In March, my wife, Ruth, and I, along with our Southeast Asian pastoral coordinator, Wong Mein Kong and his wife, Chew Yeng, travelled to Kathmandu to visit our ministry partner there, the Himalayan Gospel Church (HGC), led by Deben Sam. As summer comes to Nepal, Deben has to make the most of the warmer months and takes trips to visit the rural congregations in the mountainous areas along the southern slopes of the Himalayas. So just prior to another of his trips, we had to squeeze a lot into a few days in Kathmandu.

N1On Saturday, March 12, we joined the Kathmandu congregation in their weekly worship service (see picture at right). Saturday is the day off from work for everyone in Nepal and all churches meet that day. About 80 people worshipped in the church’s facility, built on rented land. It consists of a U-shaped structure with a meeting hall, children’s room, kitchen, office, library, other rooms for guests, and restrooms.

Wong Mein Kong and I gave short sermons translated into the Nepali language by Deben’s brother-in-law, Raju, and Pastor Joseph. It was a delight to participate in the service, listen to the singing, and join in the offering which includes fresh food items donated to help the widows and very poor.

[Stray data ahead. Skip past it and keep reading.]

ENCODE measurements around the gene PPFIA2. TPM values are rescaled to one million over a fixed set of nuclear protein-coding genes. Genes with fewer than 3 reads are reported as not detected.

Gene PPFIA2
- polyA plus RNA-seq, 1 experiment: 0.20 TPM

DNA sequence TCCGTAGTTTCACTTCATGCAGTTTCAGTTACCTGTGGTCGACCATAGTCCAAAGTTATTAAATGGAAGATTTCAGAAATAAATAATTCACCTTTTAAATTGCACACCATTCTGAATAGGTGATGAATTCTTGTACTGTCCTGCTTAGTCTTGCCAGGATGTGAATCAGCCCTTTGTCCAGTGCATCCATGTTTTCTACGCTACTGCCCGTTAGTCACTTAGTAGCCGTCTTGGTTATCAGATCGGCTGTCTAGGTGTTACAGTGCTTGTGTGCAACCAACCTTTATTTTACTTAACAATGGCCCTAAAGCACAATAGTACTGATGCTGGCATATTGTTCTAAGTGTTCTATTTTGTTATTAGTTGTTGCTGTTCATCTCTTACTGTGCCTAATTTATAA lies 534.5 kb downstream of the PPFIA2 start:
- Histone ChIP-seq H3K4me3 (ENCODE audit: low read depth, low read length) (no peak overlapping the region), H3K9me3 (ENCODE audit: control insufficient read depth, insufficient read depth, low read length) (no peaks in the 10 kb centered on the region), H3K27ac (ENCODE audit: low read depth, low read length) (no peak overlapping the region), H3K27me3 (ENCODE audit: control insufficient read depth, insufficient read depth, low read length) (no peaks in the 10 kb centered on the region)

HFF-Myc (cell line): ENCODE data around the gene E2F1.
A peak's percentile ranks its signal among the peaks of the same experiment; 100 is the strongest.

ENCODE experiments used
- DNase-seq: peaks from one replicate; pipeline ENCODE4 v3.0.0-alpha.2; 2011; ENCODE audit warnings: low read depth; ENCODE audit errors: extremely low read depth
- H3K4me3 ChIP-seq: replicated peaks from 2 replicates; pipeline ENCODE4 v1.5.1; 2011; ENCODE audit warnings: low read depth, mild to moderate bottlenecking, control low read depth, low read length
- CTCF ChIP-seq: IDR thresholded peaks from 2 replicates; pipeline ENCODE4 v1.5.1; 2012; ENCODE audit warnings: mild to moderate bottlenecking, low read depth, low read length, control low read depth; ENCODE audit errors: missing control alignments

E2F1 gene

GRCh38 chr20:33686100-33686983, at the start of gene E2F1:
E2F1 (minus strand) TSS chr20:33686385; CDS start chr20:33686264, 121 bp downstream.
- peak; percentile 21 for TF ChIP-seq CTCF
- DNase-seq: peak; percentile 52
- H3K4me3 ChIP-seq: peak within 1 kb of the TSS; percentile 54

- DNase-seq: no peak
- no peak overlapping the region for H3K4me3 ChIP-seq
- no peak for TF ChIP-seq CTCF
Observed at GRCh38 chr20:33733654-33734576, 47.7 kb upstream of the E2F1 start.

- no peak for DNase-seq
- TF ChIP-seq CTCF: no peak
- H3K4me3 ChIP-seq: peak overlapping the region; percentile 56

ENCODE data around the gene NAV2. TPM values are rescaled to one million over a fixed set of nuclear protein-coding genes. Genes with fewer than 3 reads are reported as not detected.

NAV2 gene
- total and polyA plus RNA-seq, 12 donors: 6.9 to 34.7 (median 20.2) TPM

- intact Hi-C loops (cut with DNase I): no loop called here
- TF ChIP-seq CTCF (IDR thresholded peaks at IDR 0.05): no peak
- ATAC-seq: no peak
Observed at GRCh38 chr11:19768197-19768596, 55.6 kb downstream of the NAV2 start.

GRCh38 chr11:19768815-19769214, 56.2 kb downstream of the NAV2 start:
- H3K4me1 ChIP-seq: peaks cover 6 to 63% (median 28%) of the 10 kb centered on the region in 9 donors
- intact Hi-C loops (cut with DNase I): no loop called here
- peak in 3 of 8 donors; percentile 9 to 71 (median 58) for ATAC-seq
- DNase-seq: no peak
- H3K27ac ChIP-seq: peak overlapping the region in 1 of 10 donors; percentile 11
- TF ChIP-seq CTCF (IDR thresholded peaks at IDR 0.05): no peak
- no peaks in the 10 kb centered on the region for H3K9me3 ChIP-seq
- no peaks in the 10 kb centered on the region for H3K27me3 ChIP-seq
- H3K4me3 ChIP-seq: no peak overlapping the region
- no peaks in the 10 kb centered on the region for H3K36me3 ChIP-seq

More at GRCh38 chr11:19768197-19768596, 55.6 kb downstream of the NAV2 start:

N2I had asked Deben if he could arrange a trip to a congregation outside of Kathmandu to expand our experiences and get a better feel for what the Holy Spirit is doing through HGC. We settled on a visit to the town of Manahari, about 120 km (75 miles) to the southwest of Kathmandu (pictured at left). Deben said that there was a new road in that direction that would cut down our travel time to less than 6 hours. I quickly discovered that I had added some built-in assumptions to the term “new road”!!

We left Kathmandu at 6 am “to avoid the traffic” – again a relative term. We wound our way out of Kathmandu on a narrow though sealed road passing through villages perched on the side of steep hills, with spectacular scenery in the morning mists – up to hovering peaks above us and down to rocky river beds hundreds of feet below. There was no safety barrier most of the way.